Youth at the centre of the information maelstrom
Numerous studies (i.e. Van Damme, Kobbernagel & Schrøder 2017; Reuters Institute Digital News Report 2017) have documented over the past decades that patterns of information are changing profoundly across the population and that in particular young people confer to digital sources for a broad variation of news, background information, and entertainment.
Worries about the consequences of this development for the information level and critical reflexivity among young citizens are often expressed across sectors in society that deal with informed citizenship, debate, engagement and transformations of the foundations of democracy is. One of the concerns is that young people lack the ability to contextualize the random bits of fake news that they happen to stumble upon in smart phone facilitated social media filter bubbles, where they spend the major part of their time, while the echoes of voices that repeat the same stupid bits of random, not-validated information fill up the space. Public, academic ((Amnå & Ekman 2014; Bastedo 2014), and even youth cultural (Stald 2017) discourses repeat and promote these concerns. These are sad and worrying perspectives if we consider coherent, deep information, informed debates, and critical reflexivity to establish the cornerstone of democracy.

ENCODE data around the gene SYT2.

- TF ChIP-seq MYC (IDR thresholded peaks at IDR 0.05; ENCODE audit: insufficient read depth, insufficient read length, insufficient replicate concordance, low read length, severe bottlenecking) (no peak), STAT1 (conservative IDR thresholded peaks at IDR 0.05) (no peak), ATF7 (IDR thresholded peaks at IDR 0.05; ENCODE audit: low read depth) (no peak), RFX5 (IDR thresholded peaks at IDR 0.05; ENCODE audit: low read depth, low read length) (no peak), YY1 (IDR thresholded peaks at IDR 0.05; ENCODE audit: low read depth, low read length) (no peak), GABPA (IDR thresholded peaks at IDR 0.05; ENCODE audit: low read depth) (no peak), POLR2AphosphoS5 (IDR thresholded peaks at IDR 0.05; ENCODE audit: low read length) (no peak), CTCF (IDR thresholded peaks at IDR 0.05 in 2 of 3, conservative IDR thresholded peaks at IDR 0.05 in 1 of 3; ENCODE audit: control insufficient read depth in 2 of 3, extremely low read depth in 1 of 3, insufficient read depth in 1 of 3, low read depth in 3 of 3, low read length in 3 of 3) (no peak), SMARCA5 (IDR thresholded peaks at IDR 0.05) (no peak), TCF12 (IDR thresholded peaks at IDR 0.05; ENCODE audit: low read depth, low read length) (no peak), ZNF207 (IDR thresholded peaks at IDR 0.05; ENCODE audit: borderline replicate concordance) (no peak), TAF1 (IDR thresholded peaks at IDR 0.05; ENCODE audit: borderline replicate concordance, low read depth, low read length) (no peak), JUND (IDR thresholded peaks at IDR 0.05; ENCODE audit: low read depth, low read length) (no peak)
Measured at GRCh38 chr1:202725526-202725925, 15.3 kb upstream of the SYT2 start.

New data, however, from three consecutive, annual surveys conducted among Danes from age 16+ nuances these perspectives and contest the quite simplified and unilateral representation of the development.
The data does indeed verify, across all three years, that young Danes increasingly find their information via social media; that traditional media play an increasingly limited role; and that young Danes happen to see news stories when they are doing something else online; that is, they do not very often, compared to older generations, intentionally look for serious news and information.
However, the data also tells that relatively many young Danes trust traditional media more than online / social media even if they seldom sit down with the newspaper, or in front of the TV or the radio. They are even more sceptical towards the trustworthiness of news that they find online than older generations with less use of online media are. But, what is really interesting is, that young Danes relatively often look for additional information when they – quite often – encounter stories online that they doubt. In short, the majority of young Danes often think critically about the online content they find.
As a researcher with a focus on informed citizenship and the role of media in democratic processes, I find that especially two things are worrying about young peoples’ dive into the information maelstrom: they do indeed lack the inputs to establish coherent, perhaps even ideological, understanding of social, political and democratic processes. And, they lack a confidence in being able to connect the dots and exploit the present critical thinking that many apply to use of online content.
The argument in the paper draws on three Gallup surveys about insights into Danish Information practices in December 2015 (1593); December 2016 (1233) and December 2017 (1550). The surveys were conducted as a resource for the strategic research network DECIDIS.